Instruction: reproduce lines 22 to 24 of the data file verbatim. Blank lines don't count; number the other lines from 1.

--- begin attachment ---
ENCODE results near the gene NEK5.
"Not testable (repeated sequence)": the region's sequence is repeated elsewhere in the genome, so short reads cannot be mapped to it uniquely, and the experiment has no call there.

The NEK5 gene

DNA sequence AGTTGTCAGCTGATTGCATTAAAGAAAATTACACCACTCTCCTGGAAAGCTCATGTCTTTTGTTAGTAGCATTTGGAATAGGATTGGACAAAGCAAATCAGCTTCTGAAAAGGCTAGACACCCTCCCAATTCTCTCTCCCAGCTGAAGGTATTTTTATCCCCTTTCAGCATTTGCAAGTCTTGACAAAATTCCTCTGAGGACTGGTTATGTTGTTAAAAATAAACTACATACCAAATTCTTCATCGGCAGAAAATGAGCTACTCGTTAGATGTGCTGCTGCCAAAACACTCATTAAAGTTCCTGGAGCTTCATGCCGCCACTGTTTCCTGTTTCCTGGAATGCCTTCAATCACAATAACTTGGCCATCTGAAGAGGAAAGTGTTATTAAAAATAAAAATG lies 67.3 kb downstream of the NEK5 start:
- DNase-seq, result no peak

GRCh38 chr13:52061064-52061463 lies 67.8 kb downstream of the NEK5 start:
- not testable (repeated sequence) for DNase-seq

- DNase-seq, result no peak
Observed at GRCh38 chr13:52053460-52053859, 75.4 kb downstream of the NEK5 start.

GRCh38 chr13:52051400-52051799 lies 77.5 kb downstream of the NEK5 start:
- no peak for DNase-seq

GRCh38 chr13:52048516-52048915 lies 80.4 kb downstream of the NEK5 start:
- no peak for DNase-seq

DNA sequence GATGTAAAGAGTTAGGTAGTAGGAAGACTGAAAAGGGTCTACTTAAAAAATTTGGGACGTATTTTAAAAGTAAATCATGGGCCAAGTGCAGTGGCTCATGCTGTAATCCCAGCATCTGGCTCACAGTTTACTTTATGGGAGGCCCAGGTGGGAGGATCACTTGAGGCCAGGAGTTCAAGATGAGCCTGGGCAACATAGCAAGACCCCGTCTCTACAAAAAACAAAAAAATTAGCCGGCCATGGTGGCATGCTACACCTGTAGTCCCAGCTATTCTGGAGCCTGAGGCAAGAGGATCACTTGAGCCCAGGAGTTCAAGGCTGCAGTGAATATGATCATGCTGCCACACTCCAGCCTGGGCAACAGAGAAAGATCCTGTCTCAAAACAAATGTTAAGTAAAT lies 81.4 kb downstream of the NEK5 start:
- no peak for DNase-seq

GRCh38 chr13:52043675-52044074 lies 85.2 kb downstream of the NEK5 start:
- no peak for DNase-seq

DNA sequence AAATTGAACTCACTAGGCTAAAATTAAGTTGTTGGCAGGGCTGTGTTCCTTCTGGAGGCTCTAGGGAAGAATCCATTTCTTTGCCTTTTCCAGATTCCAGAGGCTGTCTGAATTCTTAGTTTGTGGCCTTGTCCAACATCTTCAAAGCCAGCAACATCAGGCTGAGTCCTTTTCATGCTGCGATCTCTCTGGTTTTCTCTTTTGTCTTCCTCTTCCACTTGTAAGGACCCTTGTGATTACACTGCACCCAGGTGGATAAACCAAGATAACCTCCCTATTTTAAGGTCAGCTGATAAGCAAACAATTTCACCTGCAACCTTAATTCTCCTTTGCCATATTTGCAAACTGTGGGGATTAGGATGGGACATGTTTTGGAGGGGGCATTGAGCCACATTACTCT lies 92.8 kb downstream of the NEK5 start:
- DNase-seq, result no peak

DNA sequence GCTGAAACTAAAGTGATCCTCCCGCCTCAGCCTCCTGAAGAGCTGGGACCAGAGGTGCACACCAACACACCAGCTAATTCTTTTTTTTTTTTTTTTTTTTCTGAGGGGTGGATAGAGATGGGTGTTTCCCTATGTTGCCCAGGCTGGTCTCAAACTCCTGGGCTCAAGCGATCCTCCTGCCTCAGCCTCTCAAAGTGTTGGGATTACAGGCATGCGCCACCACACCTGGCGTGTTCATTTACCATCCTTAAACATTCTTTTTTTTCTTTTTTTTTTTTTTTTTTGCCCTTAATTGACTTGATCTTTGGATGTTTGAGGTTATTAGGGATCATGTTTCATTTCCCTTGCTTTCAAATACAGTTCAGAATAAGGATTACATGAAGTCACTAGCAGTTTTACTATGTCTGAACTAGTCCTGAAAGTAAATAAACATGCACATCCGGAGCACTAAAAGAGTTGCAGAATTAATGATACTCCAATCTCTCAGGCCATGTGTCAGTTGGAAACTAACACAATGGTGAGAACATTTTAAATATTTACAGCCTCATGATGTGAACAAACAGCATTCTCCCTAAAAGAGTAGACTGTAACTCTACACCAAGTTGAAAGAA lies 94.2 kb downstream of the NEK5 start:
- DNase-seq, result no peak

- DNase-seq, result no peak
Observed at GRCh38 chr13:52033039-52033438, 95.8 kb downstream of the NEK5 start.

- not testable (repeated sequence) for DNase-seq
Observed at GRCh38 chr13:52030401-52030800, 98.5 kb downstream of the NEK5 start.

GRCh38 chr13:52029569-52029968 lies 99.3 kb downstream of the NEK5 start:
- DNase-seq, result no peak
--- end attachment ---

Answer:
- DNase-seq, result no peak
Observed at GRCh38 chr13:52033039-52033438, 95.8 kb downstream of the NEK5 start.

- not testable (repeated sequence) for DNase-seq